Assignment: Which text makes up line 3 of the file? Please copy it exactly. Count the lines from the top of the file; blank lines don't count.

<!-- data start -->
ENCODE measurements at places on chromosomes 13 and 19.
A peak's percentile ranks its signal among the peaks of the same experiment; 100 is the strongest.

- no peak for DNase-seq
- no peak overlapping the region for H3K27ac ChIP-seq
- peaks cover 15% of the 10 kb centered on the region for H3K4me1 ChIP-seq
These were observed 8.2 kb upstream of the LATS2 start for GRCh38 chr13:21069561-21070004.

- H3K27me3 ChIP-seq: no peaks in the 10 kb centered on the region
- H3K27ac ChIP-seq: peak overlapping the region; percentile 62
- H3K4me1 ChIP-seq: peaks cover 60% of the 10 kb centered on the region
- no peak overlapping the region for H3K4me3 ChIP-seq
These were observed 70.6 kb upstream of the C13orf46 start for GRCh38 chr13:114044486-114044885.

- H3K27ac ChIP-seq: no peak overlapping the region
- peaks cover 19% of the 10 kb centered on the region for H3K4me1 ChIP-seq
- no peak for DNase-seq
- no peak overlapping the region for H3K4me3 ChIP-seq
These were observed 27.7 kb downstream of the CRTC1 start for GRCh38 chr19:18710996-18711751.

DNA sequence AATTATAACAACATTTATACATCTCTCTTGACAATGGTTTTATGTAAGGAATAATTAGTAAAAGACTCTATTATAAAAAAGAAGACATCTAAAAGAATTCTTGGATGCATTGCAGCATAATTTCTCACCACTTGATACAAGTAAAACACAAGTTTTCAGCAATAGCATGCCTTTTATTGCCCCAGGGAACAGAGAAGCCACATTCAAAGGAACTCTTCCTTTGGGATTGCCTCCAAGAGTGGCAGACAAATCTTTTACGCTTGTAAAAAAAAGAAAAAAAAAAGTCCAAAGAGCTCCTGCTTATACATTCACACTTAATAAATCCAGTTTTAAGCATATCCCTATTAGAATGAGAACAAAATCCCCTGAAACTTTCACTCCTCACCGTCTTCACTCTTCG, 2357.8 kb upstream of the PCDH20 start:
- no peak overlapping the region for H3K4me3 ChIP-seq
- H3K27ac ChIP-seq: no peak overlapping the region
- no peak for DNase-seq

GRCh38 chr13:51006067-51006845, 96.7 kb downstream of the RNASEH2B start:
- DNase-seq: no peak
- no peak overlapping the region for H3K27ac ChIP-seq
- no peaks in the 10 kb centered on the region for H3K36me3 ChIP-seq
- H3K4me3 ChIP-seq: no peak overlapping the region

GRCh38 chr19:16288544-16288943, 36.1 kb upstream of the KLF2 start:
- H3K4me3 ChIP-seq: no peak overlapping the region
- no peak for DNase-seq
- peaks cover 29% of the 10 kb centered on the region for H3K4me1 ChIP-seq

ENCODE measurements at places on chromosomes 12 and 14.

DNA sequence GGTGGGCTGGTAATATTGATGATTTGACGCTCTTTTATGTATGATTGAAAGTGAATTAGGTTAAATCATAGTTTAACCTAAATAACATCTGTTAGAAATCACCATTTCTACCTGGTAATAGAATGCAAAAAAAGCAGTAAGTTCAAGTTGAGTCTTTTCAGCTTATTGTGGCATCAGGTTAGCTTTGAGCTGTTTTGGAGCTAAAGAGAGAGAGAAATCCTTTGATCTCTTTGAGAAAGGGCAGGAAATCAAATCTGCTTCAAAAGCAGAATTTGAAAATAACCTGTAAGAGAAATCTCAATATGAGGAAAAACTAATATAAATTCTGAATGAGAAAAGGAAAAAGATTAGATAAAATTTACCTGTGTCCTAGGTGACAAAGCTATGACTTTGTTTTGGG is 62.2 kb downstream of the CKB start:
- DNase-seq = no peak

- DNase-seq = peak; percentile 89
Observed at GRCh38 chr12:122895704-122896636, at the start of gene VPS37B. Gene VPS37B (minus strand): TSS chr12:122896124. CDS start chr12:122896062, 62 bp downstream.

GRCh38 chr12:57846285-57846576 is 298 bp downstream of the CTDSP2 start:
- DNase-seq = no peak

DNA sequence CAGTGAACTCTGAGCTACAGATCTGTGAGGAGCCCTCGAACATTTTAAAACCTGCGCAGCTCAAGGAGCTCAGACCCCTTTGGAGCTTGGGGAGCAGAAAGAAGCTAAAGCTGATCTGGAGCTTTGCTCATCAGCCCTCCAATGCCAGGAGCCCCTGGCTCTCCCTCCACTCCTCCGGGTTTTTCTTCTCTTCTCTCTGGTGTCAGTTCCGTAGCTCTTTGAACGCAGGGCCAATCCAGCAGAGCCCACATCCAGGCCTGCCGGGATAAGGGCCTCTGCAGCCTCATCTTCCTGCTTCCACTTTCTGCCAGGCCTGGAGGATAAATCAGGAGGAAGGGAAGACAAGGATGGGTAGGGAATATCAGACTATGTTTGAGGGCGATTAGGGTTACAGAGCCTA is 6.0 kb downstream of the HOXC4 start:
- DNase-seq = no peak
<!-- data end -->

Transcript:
- no peak for DNase-seq